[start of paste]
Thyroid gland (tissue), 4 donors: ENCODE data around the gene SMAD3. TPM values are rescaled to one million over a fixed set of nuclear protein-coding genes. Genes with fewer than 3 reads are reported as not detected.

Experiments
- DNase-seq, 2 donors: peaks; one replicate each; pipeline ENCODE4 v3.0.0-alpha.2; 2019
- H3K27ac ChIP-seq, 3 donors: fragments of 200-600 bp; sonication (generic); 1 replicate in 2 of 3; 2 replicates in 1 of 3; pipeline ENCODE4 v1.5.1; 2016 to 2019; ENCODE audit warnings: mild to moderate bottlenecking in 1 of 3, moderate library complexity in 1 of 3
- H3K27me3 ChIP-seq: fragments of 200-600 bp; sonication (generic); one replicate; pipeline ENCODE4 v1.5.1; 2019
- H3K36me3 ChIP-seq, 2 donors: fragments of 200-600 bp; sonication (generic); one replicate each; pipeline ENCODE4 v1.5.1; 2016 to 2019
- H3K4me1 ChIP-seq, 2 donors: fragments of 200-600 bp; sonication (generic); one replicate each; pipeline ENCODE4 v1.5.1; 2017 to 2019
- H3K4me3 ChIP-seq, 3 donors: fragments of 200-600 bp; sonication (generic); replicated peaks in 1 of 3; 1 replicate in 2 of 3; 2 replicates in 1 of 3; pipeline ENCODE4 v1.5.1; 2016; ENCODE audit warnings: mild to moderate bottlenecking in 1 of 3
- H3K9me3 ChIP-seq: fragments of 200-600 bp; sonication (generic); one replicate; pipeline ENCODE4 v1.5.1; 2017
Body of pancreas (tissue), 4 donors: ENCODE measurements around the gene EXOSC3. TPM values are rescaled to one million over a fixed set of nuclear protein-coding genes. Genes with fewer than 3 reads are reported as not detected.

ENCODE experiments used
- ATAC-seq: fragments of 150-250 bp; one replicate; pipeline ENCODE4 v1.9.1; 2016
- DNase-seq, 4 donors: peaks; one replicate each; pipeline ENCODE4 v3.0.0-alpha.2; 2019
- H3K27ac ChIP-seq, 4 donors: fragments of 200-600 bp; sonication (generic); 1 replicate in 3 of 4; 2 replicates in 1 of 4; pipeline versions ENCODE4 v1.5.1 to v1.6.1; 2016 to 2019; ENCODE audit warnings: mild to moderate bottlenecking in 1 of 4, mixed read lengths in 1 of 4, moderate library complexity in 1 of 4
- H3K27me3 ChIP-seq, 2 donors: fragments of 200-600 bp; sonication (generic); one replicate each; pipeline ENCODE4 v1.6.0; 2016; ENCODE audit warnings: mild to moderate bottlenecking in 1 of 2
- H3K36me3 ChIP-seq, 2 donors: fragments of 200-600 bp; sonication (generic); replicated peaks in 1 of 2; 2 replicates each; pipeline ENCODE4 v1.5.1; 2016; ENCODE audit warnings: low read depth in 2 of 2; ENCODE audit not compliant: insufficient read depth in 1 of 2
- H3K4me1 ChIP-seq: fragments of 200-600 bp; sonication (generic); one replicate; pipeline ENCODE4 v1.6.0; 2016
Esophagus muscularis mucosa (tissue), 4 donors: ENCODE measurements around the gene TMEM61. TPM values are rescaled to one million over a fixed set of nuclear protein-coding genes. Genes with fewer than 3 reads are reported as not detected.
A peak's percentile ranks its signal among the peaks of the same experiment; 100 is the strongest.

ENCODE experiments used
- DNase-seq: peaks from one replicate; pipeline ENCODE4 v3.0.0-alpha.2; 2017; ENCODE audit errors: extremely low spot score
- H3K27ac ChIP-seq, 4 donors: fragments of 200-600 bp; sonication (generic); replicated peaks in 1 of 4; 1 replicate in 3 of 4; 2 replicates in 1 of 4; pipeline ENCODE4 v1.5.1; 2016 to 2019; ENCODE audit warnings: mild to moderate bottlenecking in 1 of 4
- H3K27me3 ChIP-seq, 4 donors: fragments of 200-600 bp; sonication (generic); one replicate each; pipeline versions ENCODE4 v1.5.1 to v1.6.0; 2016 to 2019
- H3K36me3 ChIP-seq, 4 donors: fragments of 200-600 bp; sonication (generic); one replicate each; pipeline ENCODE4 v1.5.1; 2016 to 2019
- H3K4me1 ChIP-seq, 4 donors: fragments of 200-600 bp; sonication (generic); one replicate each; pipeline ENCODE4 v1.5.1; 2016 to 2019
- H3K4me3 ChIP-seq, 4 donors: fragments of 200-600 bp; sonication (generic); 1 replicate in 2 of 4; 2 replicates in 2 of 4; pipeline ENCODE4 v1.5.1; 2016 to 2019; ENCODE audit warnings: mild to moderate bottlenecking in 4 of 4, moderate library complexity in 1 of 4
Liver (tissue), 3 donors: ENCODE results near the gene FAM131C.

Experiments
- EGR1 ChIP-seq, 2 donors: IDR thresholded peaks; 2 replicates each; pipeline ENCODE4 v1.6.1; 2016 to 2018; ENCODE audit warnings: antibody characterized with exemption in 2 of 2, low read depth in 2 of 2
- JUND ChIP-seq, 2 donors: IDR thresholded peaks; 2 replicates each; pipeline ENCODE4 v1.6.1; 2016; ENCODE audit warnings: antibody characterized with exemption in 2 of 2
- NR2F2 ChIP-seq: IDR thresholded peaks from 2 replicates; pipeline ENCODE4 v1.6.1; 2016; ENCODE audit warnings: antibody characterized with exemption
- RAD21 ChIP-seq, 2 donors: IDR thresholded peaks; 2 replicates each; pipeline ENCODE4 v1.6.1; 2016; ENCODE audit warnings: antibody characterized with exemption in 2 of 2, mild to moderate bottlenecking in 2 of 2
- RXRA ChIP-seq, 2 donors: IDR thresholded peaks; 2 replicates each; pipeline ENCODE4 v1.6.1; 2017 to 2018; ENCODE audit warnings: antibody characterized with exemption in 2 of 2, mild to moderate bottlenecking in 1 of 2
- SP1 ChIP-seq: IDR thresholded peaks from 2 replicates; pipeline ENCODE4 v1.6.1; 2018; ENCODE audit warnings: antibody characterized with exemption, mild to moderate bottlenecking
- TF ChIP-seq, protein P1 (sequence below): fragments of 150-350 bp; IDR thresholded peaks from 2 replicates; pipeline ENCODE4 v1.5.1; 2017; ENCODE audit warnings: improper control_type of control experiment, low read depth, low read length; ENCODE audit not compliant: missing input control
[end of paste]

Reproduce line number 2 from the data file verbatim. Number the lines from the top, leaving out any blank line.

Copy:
Experiments